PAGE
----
Saturday, June 1, 2013

Detective Comics #68 (October, 1942)

Here we have Two-Face's first cover appearance and it is just an awesome cover from Jerry Robinson (and Bob Kane). It doesn't actually depict an event in the story, but it's pretty damn cool regardless.

"The Man Who Led a Double Life"
Writer: Bill Finger
Pencils: Bob Kane
Inks: Jerry Robinson
Synopsis: We begin where we left off in August's issue,with Two-Face's coin standing on edge in a crack in the floor after Batman asked him to flip between turning himself in and continuing his life of crime. As we return, Two-Face puts the coin back in his pocket and leaves the matter undecided, because he never flips twice on the same decision, so now fate must decide.
And at that moment an overeager policeman bursts in trying to save the Batman and shoots Two-Face in the chest. Batman admonishes the rookiee for his hastiness as Two-Face dives out a window to freedom. The bullet stuck the coin in his pocket and so he wasn't injured (I am almost sure that wouldn't work in real life) and because it struck the scarred side Two-Face takes that as his decision -- to continue his life of crime!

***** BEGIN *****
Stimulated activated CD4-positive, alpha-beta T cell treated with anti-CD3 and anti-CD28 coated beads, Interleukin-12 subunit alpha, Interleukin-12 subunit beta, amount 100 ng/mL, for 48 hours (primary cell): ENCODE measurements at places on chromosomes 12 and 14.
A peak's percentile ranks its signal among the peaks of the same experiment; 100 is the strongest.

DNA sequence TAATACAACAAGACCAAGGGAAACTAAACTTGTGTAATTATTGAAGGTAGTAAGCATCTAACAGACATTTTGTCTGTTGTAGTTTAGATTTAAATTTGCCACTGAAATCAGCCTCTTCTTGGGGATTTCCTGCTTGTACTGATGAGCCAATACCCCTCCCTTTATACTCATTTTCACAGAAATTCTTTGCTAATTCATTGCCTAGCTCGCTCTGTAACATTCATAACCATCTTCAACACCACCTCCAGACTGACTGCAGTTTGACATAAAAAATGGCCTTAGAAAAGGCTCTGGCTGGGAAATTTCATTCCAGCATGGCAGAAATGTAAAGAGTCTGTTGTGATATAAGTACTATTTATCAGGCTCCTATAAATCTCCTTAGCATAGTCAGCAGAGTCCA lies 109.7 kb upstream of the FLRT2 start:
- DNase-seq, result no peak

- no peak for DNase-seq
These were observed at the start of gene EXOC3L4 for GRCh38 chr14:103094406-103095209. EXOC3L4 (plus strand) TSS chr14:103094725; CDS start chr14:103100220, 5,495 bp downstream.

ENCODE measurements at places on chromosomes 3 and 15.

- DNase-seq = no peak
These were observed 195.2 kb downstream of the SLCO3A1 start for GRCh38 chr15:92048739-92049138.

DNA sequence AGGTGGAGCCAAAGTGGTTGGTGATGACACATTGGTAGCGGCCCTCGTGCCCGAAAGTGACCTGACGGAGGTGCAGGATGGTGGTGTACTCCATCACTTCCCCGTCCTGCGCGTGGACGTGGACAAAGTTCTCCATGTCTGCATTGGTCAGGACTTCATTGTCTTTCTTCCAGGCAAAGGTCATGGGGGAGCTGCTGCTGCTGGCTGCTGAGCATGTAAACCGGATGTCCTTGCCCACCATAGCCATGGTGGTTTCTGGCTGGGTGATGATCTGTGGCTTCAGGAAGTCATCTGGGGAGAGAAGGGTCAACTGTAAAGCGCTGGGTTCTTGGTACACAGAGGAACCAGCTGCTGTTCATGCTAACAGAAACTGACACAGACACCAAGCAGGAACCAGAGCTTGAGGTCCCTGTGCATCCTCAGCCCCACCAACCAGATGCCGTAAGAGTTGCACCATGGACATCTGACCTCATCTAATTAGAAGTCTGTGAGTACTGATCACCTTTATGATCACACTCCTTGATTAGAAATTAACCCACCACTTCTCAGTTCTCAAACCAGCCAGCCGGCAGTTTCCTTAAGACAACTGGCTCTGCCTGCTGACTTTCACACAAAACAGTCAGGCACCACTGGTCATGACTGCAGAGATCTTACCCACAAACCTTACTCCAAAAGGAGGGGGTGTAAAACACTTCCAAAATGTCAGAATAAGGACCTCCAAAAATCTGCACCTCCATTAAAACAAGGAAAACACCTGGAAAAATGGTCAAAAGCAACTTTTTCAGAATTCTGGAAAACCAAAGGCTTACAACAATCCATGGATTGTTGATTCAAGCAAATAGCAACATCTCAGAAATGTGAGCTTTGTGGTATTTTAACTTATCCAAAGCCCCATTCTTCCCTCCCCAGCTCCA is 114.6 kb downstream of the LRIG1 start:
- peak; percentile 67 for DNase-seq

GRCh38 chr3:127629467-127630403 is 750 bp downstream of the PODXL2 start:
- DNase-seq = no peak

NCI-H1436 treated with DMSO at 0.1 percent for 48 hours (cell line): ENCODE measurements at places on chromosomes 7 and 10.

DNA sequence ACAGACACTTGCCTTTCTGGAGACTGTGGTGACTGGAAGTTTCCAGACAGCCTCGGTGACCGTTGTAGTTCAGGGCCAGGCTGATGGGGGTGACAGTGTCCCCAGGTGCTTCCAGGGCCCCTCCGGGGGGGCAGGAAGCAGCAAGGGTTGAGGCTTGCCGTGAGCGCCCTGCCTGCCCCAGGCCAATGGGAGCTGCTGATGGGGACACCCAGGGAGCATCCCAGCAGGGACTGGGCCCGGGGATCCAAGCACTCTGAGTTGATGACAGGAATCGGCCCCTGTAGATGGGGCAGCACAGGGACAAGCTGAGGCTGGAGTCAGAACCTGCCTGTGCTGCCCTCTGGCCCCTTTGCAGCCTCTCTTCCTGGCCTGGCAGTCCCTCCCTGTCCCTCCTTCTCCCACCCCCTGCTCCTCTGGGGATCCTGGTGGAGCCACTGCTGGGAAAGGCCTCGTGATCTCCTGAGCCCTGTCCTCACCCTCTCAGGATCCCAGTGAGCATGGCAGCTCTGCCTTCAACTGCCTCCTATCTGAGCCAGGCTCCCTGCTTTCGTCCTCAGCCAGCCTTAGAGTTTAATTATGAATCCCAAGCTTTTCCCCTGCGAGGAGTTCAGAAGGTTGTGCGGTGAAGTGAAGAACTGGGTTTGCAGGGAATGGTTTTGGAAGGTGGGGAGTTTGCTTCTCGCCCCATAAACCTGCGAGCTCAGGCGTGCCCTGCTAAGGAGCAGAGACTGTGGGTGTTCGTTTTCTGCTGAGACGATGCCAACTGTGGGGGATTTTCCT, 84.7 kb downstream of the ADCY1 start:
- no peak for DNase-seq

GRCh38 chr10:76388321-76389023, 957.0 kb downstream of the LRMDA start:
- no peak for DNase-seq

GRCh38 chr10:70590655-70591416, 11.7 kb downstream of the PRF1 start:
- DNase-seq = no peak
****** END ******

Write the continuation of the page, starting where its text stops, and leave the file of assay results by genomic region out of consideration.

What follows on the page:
He gets another gang together and resumes his coin-flipping crimes. The coin comes up clean, they rob a doubles tennis match in the daytime and give the loot away to charity. The coin comes up scarred, and under the cover of night Henry Logan, the "match king", is kidnapped!